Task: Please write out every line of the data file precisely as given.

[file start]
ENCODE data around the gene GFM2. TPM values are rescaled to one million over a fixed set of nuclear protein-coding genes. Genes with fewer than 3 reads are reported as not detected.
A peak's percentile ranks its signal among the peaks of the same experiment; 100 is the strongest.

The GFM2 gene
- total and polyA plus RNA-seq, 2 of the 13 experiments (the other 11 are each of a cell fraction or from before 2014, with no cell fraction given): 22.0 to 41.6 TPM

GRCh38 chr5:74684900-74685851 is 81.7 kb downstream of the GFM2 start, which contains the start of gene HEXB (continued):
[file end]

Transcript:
ENCODE data around the gene GFM2. TPM values are rescaled to one million over a fixed set of nuclear protein-coding genes. Genes with fewer than 3 reads are reported as not detected.
A peak's percentile ranks its signal among the peaks of the same experiment; 100 is the strongest.

The GFM2 gene
- total and polyA plus RNA-seq, 2 of the 13 experiments (the other 11 are each of a cell fraction or from before 2014, with no cell fraction given): 22.0 to 41.6 TPM

GRCh38 chr5:74684900-74685851 is 81.7 kb downstream of the GFM2 start, which contains the start of gene HEXB (continued):